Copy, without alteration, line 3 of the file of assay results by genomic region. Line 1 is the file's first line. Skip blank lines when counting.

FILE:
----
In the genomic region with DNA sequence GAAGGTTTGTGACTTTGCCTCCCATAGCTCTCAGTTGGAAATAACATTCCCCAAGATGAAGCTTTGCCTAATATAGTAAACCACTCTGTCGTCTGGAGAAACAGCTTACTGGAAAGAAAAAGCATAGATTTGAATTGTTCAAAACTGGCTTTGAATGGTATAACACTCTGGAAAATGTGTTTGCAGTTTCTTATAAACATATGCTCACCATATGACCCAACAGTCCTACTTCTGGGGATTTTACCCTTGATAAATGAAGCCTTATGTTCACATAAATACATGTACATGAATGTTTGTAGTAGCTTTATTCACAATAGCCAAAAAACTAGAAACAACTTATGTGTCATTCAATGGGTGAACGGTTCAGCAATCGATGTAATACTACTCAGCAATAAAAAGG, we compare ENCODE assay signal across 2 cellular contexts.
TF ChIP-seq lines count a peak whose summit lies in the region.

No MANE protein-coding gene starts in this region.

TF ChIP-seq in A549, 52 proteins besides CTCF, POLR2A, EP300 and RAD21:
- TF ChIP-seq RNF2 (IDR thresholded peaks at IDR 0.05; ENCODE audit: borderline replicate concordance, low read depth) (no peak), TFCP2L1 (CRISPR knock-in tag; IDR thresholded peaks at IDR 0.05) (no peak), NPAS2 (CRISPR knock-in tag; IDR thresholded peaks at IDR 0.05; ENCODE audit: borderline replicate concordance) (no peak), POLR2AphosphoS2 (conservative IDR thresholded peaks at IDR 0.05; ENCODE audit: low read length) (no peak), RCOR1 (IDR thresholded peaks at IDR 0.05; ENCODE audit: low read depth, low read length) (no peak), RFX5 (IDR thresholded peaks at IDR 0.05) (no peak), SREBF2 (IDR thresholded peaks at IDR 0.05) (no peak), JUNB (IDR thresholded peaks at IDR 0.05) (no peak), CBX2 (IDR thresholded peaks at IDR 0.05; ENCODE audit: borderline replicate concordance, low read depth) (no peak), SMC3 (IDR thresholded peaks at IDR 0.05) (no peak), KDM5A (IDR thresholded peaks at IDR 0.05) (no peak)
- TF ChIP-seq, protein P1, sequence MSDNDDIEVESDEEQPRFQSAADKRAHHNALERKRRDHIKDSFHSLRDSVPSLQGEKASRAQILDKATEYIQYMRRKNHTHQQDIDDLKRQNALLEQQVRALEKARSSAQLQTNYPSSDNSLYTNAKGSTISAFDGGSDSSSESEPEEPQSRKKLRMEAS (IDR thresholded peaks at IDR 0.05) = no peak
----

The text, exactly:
No MANE protein-coding gene starts in this region.